CHINA'S Communist Party and military are known to dislike video games, viewing them as a vice that could corrupt young Chinese minds, and video game consoles have been officially banned here since 2000.
But then, China made news recently when it released an updated version of Glorious Mission Online, a first-person shooter online game backed by the People's Liberation Army (PLA), on the 86th anniversary of the military's founding earlier this month.
It is part of a recent push by the authorities to promote online video games, especially those with patriotic themes, which are known as "red" games in the industry.
The game, which was first released to the public last December, began as a simulation tool to train PLA soldiers. It was designed by online game developer Giant Interactive Group, which developed it jointly with the military.
The updated version allows players to assume the role of a PLA soldier and defend a group of East China Sea islands from Japanese troops.
China and Japan have been locked in a dispute over the islands controlled by Tokyo but claimed by Beijing, and known as Senkaku to the Japanese and Diaoyu to the Chinese.
At a gaming convention in Shanghai in July last year, China's General Administration of Press and Publication (Gapp), reportedly unveiled new measures that would introduce "topics of national interest into the gaming scene".
"We will give priority to publishing more quality China-made online games... providing greater support for outstanding domestic online games companies," said Gapp head Sun Shoushan.
So why are the authorities turning to online video gaming?
First, a fertile pool of impressionable young minds is believed to provide potential for propaganda. Industry estimates show China to have more than 300 million gamers, the world's largest. Its Internet game market raked in 31.3billion yuan (S$6.4billion) in the first half of this year.
Observers see red games as a sign of China's propaganda authorities being proactive in promoting government viewpoints, instead of merely relying on reactionary measures to suppress dissent, such as deleting sensitive Internet postings and suspending microblogging accounts of prominent bloggers, which continue.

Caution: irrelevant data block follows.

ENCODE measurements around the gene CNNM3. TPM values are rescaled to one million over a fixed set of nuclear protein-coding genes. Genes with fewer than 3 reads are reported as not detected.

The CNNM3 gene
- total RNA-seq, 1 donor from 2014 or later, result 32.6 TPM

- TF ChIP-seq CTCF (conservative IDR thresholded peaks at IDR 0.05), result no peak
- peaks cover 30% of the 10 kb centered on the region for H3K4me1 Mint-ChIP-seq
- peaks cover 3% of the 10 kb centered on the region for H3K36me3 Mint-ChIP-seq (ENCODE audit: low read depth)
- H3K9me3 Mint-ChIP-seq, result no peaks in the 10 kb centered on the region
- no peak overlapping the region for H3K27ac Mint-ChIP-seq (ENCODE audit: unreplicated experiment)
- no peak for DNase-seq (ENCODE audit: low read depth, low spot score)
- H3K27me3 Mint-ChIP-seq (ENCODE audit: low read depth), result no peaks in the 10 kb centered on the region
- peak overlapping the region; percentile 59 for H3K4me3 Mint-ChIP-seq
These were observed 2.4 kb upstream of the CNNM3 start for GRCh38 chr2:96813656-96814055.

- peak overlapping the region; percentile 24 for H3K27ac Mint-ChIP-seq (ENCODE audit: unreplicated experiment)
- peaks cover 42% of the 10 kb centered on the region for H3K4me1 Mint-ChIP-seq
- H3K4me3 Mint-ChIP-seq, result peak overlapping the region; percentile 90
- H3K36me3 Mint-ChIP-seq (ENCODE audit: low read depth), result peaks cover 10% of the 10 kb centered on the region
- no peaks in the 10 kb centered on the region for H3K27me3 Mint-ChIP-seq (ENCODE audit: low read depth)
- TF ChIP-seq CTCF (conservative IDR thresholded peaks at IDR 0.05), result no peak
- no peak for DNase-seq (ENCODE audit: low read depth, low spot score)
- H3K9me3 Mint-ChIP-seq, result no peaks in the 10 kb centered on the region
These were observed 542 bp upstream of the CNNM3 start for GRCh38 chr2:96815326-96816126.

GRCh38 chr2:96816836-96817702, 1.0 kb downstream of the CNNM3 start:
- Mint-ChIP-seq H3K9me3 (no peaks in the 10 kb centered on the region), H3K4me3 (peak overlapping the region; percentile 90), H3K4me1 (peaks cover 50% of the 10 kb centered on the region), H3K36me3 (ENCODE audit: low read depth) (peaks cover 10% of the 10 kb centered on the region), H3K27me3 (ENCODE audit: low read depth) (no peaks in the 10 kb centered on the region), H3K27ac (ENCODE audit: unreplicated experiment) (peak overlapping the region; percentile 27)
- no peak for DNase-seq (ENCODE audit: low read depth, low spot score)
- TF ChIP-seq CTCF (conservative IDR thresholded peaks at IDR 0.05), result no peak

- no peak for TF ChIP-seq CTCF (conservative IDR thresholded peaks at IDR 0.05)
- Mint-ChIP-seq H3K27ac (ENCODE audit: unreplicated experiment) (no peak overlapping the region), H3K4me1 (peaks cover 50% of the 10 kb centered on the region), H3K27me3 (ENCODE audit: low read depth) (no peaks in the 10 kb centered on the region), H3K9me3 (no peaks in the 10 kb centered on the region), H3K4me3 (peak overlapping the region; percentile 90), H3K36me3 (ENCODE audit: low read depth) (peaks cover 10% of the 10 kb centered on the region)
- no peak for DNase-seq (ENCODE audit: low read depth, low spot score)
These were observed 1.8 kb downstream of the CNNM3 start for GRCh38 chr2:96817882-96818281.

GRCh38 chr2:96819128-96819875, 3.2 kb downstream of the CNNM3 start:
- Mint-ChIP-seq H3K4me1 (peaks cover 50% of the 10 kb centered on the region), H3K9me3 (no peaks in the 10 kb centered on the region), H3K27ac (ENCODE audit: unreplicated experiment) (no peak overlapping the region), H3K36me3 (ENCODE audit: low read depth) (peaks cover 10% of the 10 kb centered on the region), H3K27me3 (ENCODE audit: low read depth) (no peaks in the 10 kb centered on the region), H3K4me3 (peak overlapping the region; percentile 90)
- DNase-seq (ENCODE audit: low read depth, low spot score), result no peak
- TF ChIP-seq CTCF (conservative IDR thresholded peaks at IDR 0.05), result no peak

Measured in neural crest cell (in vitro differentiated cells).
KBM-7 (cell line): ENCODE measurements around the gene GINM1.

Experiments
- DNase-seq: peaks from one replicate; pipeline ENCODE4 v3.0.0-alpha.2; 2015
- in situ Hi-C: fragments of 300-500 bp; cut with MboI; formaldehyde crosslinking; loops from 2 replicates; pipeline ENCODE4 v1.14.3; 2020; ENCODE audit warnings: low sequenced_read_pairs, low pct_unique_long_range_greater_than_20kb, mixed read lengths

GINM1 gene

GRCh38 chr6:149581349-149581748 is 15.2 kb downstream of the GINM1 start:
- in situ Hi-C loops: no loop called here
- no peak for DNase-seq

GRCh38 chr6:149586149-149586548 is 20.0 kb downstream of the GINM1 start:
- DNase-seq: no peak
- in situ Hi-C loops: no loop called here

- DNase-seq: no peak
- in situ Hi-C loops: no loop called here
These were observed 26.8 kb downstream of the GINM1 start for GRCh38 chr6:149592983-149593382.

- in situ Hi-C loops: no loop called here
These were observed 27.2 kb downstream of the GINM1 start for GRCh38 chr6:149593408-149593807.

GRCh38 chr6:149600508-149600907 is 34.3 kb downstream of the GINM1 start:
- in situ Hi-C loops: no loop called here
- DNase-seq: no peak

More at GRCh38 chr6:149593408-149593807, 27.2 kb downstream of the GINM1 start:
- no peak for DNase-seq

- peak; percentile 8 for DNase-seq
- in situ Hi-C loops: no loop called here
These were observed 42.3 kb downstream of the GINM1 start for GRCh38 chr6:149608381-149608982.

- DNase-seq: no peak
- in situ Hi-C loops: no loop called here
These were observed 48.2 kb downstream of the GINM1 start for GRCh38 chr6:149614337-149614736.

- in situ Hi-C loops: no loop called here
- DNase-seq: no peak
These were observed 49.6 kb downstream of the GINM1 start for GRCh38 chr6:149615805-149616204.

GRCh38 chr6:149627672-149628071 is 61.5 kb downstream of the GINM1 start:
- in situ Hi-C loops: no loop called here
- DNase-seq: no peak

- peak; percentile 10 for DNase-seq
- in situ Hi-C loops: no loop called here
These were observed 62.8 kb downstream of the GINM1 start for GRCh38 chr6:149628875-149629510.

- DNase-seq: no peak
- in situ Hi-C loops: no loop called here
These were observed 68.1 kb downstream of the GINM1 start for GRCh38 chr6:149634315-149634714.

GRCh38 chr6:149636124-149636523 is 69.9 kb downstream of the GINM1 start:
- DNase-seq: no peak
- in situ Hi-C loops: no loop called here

Other "offensive" moves include deploying an army of bloggers who post anonymous online comments in support of the government and the party.
Analyst Xue Yongfeng, of Internet consultancy Analysys International, told The Straits Times: "Red games have an edge in that they get support from the government and authorities and can adopt a certain official policy, which can fulfil the patriotic desires among some gamers."
China is not alone in using video games as military propaganda. The United States led the charge in 2002 with a game called America's Army, which was used to recruit potential soldiers as well as train and educate combat troops.
Similarly, the hope is that the Glorious Mission game would help the PLA in its recruitment drive, Giant Interactive Group's vice-president, Mr Gu Kai, told the BBC in April.
"I would hope that somebody will play the game and fulfil their dream," he said. "Most young boys, from the bottom of their hearts, want to be a soldier. They like to fight, they like to win, and if this video game can make that dream come true, I won't be surprised."
So far, the Glorious Mission game has proved to be a bigger hit than other red games.
It is ranked 229th among some 1,400 titles on China's gaming website 17173.com.
The Shining Sword and Resistance War 2 games - both set during the Japanese Occupation and allowing players to join resistance troops and defeat the foreign invaders - are ranked lower at 376th and 718th respectively.
Still, the three most popular computer games are all foreign: Blade And Soul from South Korea; Guild Wars 2 from the US, and ArcheAge, also from South Korea.
Chinese gamers slam the quality of red games as low and lacking a "sense of reality". After all, the Chinese troops inevitably win, with nationalistic pride at stake, leaving little room for excitement or entertainment.
Game reviewer Eric Jou wrote about Glorious Mission: "It's not as informative as other communist propaganda games out there. For example, it doesn't bother explaining anything about the Diaoyu/Senkaku Islands dispute. In this game, the islands belong to China. End of story."
But undergraduate Xiao Jingyi, 20, an avid gamer in central Hubei province and a fan of Korean and American games, is itching to try it out.
"I think it would be quite exciting to fight 'xiao ri ben'," he told The Straits Times, using the derogatory term meaning "little Japanese" that many Chinese use to refer to the Japanese people.
Additional reporting by Lina Miao